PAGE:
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Untold ScandalUntold Scandal

Directed by Je-yong Lee

(South Korea, 2003, 124 minutes, color, 35mm)

 

Starring:
Mi-suk Lee……….Madam Jo
Do-yeon Jeon……….Suk
Yong-jun Bae.......... Jo-won
Hyeon-jae Jo .... Kwon In-ho
So-yeon Lee .... So-ok

The following film notes were prepared for the New York State Writers Institute by Kevin Jack Hagopian, Senior Lecturer in Media Studies at Pennsylvania State University:

By some measures the most economically successful Korean film released to that point, 2003's Untold Scandal was an unlikely blockbuster. Untold Scandal is sly and subtle, a chamber drama of sexual intrigue. It is set in the late Chosun period in 19th century Korea, in what film critic Ed Park evocatively calls "the lacquered mansions and flowering pleasure grounds" of the well-to-do. Lady Cho, a sexual adventuress, is busying herself with the pleasure of the hunt. She dispatches her handsome cousin Jo-won to bring down a virginal 16 year-old beauty, Soh-ok. Soh-ok is set to be married, and her conquest will be a matter of revenge for Lady Cho. Jo-won, a sleekly endearing cad, needs little encouragement, but Lady Cho sweetens the purse in a vaguely incestuous way. Meanwhile, Jo-won is after an even more remarkable prize: the elegant and devout widow Lady Sook. Jo-won is nominally an artist, but his real canvas is lust, and his paintbrush - well, let's not strain the metaphor. Nearly everyone in the closed world of Untold Scandal is a connoisseur of sex. In this fantastic place, largely without material wants, the only need is simply to be had, slowly, and deliciously.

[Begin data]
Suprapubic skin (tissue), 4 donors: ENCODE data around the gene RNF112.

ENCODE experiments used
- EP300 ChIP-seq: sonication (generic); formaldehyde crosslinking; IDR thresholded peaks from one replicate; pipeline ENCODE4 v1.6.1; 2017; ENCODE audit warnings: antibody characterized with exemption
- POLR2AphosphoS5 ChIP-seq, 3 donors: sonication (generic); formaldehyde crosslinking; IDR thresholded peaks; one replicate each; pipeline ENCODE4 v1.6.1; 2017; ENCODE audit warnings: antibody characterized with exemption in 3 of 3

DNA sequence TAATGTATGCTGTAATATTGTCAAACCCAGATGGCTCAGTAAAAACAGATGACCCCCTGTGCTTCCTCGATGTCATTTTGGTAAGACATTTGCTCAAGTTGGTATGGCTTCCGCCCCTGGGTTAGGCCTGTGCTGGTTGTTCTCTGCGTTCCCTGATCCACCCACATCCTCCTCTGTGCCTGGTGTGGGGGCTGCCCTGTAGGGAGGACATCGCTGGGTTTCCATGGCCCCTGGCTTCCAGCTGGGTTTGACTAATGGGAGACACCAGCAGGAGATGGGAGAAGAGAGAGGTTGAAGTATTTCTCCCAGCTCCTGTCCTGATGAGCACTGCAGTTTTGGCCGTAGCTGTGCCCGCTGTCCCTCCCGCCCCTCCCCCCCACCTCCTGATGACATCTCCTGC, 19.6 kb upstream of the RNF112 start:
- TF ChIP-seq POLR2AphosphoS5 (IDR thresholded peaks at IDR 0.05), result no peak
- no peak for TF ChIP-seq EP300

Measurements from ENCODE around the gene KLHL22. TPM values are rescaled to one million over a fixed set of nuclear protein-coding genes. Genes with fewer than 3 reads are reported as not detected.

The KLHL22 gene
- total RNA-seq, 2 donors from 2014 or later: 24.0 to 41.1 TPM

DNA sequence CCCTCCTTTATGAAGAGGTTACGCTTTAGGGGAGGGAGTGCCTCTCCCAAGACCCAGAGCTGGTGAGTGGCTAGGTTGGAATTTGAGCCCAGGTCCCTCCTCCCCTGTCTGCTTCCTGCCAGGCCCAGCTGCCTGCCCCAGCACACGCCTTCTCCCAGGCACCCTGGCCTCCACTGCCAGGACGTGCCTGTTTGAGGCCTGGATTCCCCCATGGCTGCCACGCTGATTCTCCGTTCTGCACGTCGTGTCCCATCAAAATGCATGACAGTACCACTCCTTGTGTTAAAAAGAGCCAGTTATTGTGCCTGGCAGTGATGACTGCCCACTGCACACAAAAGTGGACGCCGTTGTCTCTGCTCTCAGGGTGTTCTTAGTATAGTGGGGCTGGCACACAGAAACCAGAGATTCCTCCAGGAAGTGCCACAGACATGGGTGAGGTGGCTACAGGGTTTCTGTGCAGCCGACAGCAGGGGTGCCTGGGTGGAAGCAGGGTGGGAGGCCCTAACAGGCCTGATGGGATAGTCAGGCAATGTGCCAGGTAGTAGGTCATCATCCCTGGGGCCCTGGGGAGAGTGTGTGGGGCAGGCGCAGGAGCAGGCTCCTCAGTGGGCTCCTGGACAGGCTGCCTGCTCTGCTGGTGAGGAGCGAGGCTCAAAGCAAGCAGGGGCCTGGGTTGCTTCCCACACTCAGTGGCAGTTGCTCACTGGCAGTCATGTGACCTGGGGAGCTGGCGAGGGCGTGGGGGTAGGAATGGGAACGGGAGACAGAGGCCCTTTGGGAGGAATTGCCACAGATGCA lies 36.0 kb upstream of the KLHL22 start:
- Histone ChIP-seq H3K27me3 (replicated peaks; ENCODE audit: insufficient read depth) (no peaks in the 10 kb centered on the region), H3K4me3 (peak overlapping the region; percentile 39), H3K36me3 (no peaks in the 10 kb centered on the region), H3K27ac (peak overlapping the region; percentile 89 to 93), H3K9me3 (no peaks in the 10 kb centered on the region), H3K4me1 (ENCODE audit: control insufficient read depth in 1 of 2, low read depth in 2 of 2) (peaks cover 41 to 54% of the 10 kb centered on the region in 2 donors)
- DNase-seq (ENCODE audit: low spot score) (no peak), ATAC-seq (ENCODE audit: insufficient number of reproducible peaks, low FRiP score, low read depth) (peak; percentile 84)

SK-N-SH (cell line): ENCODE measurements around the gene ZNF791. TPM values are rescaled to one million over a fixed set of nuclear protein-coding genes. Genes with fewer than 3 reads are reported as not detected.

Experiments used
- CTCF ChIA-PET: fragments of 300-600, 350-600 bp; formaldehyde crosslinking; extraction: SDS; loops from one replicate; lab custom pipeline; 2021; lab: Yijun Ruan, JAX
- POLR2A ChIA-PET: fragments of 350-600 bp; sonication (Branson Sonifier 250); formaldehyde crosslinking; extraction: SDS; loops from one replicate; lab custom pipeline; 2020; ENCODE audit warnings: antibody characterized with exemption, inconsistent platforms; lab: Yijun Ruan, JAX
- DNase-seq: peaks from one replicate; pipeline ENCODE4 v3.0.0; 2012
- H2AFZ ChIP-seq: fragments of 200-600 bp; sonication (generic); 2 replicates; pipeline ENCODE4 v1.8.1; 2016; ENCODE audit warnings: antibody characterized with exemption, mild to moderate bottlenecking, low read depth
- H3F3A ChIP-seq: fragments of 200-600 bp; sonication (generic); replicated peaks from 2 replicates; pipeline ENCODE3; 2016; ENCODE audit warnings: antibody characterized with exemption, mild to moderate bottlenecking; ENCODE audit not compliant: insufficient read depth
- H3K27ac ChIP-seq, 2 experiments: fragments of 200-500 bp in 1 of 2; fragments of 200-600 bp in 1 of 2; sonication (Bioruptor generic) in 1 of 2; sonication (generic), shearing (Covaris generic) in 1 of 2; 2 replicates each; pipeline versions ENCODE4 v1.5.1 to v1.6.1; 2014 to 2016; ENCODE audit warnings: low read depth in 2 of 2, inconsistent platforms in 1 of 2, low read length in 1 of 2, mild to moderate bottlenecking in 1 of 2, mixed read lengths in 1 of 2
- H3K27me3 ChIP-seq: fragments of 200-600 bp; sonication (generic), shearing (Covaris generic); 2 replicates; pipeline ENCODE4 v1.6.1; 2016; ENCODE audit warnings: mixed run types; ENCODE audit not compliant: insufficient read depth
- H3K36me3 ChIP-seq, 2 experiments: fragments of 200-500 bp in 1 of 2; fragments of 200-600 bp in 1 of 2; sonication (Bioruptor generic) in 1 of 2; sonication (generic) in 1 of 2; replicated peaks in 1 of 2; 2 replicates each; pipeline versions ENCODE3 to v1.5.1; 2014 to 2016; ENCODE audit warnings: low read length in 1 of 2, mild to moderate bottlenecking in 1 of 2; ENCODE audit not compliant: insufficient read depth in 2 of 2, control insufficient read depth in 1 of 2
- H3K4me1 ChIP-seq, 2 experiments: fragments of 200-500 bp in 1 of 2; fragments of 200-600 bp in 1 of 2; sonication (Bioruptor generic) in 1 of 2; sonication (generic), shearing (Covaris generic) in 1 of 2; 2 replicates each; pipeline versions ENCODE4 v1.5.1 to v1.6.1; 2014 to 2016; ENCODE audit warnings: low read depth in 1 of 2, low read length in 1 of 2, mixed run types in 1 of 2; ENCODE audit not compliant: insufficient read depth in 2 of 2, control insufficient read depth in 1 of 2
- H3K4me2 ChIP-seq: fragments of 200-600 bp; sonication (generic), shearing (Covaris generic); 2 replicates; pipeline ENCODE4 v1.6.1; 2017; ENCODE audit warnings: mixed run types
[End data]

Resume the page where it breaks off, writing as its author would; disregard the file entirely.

posterIf it sounds like you've seen it before, if you go to the movies, you have: this is the 10th screen adaptation of Choderlos de Laclos' novel Les Liaisons Dangereuses. There's Stephen Frears' Dangerous Liaisons, there's Cruel Intentions, there's Milos Forman's Valmont, there's Roger Vadim's Les Liaisons Dangereuses… Laclos' story seems easily detached from its original pre-French Revolution setting. Any class-bound society that generates a class of romantic idlers draws Laclos' sexual gamesmanship like iron filings to a magnet. This is a world in which romance is like chess or jai alai, diversions which reward style more than victory. Here is a ritual entertainment in which the languorous, embroidered joys of seduction vastly overmatch in enjoyment the routine moment of consummation.

Untold Scandal's allusions are as cosmopolitan as its elaborate system of sexual exchange. Director/screenwriter E. J-yong melds Korean and 18th century French music in the film's underscore, and the introduction of missionary Catholicism adds a light touch of social criticism to the film, a moment of political sincerity in a film which is otherwise gorgeously jaded. The real politics of Untold Scandal, however, are in its geometric patterns of multiple deflowerings and deceits. And in these cloisters, the sacred devotions are to the pleasures of the body. It is a society whose mores are as baroque as its music. Untold Scandal is a well-tended garden of eros where lust purrs from under every green vine.

When Jo-won says, "The world is so full of vice and men are beasts," he isn't editorializing, merely stating a fact, though his beastliness is strangely mesmerizing, like the bright colors and silken, stiff-collared cinematography of Untold Scandal.

— Kevin Hagopian, Penn State University

For additional information, contact the Writers Institute at 518-442-5620 or online at http://www.albany.edu/writers-inst.